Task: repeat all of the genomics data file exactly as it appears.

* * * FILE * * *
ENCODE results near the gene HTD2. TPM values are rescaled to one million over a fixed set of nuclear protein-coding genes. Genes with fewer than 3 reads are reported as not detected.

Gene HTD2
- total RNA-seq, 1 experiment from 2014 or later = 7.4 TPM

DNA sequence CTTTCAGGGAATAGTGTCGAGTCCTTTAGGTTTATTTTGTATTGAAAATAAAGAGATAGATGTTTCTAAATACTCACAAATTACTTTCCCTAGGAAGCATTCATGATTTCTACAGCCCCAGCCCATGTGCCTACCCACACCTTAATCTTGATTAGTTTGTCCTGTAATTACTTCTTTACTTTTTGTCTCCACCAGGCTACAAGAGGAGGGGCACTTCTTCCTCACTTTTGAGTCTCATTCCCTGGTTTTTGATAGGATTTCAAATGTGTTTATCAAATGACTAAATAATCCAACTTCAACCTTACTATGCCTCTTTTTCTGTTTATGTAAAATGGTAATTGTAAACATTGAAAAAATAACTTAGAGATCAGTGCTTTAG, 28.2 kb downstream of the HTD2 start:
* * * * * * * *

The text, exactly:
ENCODE results near the gene HTD2. TPM values are rescaled to one million over a fixed set of nuclear protein-coding genes. Genes with fewer than 3 reads are reported as not detected.

Gene HTD2
- total RNA-seq, 1 experiment from 2014 or later = 7.4 TPM

DNA sequence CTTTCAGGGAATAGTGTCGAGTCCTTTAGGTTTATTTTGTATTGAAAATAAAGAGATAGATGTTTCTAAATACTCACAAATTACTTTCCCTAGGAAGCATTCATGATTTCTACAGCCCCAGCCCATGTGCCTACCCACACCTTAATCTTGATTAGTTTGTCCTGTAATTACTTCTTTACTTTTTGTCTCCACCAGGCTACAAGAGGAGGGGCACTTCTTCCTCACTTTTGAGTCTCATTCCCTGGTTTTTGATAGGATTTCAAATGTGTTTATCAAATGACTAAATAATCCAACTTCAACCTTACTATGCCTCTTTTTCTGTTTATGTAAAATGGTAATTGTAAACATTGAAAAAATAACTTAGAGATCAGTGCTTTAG, 28.2 kb downstream of the HTD2 start: